More Early Reader Chapter Books for Animal Lovers: Daisy Dawson

Since both of our daughters are animal lovers, we are always searching for a new series of books featuring animals. Anthropomorphic animals, such as Harriet the Hamster Princess and her friend Wilbur star in some of our favorites (see the Hamster Princess post from August 4, 2017). Other favorites feature humans interacting with animals (see the Calpurnia Tate, Girl Vet post from June 21, 2018 or the Mercy Watson post from June 2, 2017).

However, just because a series features animals doesn’t guarantee its success in our family. Some popular books, such as the Magic Bone series or the Dolphin School series, have not been huge hits here. After running across the Daisy Dawson books at our local overstock and used bookstore, I decided to try them out. They turned out to be a lucky find!

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Daisy Dawson books by Steve Voake

Daisy Dawson is a young girl with a big heart and an inquisitive nature who doesn’t seem to quite fit in. I came away with the sense that Daisy is often just a bit out of sync with her family and the other kids at school. She is constantly late to school, not because she intends to be late, but because she has made an unplanned stop after something caught her interest along the way.

After an encounter with a butterfly, Daisy finds that she has the ability to communicate with animals. She quickly befriends a dog named Boom, a horse named Meadowsweet, and other animals who live nearby. Daisy is able to develop true friendships with the aniamsl and finds a place where she is appreciated. In the books, she often helps the animals out of predicaments or helps them to solve their problems.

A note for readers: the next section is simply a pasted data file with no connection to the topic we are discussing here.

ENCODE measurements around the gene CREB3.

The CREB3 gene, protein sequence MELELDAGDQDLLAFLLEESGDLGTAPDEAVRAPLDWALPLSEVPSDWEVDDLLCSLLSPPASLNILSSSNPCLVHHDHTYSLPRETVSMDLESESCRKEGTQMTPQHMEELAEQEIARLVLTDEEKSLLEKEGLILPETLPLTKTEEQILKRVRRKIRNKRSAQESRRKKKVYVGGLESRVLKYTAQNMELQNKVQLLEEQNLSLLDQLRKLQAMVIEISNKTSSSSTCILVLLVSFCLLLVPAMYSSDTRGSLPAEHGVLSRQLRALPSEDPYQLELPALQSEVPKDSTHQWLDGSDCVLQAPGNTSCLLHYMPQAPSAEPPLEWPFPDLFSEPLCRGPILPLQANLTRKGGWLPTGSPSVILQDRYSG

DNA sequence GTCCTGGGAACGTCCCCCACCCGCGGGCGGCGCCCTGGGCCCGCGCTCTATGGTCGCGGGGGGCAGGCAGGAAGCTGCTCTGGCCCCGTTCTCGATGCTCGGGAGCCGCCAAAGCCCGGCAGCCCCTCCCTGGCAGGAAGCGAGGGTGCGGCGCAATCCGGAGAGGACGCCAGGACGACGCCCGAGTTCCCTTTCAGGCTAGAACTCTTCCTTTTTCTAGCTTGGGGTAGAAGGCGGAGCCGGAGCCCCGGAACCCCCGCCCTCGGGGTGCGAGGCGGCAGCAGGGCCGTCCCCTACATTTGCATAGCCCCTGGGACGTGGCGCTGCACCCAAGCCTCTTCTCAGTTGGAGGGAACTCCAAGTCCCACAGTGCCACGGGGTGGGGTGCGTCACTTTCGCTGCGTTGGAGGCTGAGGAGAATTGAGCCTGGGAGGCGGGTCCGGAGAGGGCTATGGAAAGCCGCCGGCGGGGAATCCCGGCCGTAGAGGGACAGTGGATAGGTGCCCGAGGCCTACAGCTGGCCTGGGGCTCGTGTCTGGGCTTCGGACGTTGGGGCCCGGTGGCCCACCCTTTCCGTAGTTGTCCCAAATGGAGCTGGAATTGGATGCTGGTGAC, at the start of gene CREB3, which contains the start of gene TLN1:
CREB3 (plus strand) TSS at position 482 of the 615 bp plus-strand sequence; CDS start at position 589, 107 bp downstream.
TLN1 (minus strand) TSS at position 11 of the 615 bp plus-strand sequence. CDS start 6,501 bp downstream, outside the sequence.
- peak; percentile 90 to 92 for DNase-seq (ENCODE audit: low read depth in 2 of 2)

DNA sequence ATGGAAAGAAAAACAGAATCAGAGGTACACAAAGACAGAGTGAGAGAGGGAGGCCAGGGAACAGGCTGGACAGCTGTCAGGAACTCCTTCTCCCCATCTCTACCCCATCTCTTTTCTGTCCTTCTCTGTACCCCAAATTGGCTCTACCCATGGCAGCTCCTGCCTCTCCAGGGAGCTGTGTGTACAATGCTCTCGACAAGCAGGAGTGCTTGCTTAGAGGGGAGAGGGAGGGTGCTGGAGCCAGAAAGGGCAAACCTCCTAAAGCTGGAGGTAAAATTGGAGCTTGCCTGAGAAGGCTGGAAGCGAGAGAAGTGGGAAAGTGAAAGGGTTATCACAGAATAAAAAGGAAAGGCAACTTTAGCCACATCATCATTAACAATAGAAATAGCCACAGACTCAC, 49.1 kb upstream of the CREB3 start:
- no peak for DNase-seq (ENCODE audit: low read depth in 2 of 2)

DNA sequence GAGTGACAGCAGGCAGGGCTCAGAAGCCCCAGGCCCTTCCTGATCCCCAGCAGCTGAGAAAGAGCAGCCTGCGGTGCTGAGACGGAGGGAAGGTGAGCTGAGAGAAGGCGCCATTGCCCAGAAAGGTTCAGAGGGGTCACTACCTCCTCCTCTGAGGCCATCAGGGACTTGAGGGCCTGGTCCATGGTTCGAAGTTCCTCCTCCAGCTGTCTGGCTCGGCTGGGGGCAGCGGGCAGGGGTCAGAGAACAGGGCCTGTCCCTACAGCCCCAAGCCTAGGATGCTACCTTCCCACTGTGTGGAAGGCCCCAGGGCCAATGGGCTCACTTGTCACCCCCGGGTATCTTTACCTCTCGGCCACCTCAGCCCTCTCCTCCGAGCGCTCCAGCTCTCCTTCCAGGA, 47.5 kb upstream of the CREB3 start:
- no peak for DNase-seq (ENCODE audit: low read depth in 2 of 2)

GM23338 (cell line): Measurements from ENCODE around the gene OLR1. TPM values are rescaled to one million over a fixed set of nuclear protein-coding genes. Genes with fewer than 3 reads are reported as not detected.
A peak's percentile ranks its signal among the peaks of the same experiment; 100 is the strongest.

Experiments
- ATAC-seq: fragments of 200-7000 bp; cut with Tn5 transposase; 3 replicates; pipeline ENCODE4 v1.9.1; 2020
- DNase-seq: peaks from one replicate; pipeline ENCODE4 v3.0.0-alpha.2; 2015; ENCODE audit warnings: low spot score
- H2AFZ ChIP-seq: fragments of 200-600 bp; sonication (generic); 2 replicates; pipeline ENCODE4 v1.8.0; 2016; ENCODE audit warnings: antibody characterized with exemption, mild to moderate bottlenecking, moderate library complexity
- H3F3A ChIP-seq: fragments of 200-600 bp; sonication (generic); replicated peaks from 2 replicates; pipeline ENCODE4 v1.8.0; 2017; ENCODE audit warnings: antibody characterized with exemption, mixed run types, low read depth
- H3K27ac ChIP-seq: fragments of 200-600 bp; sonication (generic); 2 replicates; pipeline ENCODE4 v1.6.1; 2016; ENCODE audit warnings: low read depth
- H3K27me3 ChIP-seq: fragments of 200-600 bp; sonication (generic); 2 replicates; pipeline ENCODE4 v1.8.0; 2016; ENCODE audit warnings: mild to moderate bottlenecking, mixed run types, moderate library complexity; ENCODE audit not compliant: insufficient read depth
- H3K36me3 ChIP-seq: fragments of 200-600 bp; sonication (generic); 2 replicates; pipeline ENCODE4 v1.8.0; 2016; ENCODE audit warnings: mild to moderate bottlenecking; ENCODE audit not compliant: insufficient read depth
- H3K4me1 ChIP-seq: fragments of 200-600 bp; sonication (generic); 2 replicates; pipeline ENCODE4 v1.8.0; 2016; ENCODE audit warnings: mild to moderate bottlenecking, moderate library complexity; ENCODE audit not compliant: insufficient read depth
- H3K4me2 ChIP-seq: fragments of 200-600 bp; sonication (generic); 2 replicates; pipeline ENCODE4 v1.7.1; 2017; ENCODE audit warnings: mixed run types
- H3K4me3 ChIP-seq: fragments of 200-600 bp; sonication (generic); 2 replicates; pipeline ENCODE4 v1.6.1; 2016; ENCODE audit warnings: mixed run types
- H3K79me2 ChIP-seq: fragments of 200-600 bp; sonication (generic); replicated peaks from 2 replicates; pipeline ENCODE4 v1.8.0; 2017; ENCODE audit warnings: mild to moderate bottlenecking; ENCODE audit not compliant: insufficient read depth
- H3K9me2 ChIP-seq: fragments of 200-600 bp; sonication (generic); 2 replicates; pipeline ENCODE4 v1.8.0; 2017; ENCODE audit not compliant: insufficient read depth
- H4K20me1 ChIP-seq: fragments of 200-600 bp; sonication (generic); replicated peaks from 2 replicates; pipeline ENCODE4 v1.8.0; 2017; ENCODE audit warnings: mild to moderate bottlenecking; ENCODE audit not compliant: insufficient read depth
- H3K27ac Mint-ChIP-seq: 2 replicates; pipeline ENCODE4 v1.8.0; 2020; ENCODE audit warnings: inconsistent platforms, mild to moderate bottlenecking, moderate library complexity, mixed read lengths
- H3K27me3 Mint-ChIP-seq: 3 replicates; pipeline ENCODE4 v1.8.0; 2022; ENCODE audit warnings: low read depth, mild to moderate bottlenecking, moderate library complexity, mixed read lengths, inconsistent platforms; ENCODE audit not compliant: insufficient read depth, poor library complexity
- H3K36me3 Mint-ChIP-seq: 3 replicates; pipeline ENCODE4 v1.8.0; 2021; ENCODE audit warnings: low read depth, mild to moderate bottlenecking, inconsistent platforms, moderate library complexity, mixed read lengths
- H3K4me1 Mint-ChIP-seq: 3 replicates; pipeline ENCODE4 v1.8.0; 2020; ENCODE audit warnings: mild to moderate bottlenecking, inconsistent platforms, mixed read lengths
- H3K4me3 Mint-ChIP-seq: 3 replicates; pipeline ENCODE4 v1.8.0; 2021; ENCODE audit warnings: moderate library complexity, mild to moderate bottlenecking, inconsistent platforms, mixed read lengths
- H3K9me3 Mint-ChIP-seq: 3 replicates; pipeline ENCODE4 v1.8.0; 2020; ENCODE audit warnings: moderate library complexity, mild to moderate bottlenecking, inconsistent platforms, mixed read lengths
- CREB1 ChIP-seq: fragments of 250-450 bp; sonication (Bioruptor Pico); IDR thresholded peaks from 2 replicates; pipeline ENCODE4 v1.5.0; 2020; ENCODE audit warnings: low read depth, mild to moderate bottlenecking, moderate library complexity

While these books move at a slightly slower pace than the books our daughters typically like (okay, than those I typically like reading with them), I found myself drawn to the main characters. All of them have richly drawn personalities, from Daisy herself to Trixie, the cantankerous cat who may have a soft heart underneath her abrasive exterior. And we can’t leave out the easily excitable young squirrels, Conker and Hazel, or wise, gentle Meadowsweet. Interactions between the various characters make the books quite funny.

These books are filled with black and white illustrations, making them quick reads. There is little to no violence in them, so they are a good choice for kids who are easily frightened.

Do you have any recommendations for our resident animal lovers? Feel free to leave them here!